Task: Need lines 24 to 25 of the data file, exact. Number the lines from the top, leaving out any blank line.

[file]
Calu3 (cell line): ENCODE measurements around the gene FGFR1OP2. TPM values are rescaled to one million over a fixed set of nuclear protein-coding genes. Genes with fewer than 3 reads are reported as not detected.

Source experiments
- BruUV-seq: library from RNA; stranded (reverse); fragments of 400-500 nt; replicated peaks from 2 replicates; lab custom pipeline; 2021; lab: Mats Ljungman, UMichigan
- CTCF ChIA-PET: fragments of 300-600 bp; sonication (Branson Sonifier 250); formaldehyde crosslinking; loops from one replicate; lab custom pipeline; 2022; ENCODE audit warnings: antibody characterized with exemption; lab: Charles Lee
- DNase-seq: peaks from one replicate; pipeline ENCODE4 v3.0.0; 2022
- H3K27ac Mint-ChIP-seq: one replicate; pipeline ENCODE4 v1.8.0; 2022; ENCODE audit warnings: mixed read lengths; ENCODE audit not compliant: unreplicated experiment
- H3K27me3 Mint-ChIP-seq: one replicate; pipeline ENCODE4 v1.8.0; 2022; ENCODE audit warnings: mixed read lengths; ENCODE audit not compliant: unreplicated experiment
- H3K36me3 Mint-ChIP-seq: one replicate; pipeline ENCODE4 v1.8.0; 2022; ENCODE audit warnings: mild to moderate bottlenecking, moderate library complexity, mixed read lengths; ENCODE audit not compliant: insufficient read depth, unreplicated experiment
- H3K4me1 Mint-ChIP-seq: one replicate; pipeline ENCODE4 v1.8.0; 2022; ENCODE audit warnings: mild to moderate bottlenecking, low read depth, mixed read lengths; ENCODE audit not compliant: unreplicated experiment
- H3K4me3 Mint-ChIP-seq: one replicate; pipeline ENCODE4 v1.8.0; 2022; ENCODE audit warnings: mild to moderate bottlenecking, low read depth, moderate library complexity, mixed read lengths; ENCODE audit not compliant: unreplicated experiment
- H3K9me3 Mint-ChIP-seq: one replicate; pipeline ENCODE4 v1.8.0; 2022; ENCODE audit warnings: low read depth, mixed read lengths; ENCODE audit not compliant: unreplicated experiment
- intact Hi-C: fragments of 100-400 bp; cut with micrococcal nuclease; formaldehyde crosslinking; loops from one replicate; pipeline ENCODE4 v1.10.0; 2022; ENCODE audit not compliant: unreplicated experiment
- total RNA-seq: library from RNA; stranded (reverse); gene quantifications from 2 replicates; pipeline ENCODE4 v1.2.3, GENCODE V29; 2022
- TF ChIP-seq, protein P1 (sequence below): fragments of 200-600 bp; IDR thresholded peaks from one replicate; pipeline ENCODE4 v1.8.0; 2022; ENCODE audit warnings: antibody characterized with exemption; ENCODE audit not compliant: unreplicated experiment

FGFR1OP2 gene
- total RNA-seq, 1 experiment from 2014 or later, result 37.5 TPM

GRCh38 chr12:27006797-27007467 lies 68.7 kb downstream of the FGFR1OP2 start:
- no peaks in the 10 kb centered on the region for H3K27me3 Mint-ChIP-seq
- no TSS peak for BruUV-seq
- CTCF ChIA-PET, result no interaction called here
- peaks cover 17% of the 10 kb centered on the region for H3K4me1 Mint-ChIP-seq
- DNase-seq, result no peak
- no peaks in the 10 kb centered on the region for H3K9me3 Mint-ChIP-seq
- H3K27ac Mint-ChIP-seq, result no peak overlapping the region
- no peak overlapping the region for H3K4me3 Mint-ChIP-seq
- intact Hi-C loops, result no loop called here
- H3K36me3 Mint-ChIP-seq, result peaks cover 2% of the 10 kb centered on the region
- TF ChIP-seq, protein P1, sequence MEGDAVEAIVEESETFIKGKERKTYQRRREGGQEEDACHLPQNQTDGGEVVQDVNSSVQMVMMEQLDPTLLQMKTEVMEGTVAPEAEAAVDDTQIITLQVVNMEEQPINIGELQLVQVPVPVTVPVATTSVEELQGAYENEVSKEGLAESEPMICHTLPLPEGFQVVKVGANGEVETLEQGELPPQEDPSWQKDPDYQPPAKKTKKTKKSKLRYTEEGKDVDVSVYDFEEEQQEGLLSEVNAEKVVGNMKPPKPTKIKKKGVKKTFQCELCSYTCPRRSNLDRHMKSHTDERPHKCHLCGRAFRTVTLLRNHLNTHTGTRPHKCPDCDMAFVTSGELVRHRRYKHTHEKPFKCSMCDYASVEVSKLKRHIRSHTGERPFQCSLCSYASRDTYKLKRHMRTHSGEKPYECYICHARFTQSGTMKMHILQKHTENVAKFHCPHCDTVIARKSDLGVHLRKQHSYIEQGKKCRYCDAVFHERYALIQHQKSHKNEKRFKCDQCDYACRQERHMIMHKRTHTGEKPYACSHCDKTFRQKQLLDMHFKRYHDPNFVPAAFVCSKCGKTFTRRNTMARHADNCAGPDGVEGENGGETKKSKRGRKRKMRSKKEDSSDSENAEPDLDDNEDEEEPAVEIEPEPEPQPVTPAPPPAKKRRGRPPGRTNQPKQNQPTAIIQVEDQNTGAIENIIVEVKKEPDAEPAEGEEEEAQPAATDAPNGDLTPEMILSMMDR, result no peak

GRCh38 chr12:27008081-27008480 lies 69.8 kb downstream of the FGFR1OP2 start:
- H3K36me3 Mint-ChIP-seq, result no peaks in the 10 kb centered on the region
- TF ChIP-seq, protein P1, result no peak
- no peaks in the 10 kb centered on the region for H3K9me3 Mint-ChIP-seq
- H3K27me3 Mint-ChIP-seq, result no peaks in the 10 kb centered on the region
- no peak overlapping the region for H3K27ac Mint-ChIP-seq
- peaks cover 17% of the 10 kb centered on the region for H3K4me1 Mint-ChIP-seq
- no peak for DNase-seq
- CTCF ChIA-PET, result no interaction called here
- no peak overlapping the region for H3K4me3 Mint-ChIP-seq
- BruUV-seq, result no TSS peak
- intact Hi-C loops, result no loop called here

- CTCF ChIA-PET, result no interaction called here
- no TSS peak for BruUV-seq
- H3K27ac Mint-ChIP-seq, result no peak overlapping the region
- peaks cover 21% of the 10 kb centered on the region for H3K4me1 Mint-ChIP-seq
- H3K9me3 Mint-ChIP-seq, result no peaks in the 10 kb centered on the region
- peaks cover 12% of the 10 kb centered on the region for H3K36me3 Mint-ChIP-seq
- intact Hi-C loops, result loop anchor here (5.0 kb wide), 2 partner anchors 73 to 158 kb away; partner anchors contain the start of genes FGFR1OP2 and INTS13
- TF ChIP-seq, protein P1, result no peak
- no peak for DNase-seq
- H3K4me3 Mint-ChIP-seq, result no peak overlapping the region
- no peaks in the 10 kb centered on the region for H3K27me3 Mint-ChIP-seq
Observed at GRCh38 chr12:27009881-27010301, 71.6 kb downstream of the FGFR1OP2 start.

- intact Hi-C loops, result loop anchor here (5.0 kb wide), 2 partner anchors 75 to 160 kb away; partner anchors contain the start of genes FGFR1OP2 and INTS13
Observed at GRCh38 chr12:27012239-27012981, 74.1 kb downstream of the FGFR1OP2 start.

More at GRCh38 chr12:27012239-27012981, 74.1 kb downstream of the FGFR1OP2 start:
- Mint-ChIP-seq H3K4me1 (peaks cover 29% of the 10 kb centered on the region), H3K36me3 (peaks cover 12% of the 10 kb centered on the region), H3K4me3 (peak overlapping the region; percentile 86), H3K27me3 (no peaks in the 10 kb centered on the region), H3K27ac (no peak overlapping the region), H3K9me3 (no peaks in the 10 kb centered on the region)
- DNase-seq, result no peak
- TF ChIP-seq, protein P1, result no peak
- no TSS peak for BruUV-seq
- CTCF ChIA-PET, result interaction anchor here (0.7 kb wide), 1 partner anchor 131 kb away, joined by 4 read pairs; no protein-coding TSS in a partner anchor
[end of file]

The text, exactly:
- H3K27ac Mint-ChIP-seq, result no peak overlapping the region
- no peak overlapping the region for H3K4me3 Mint-ChIP-seq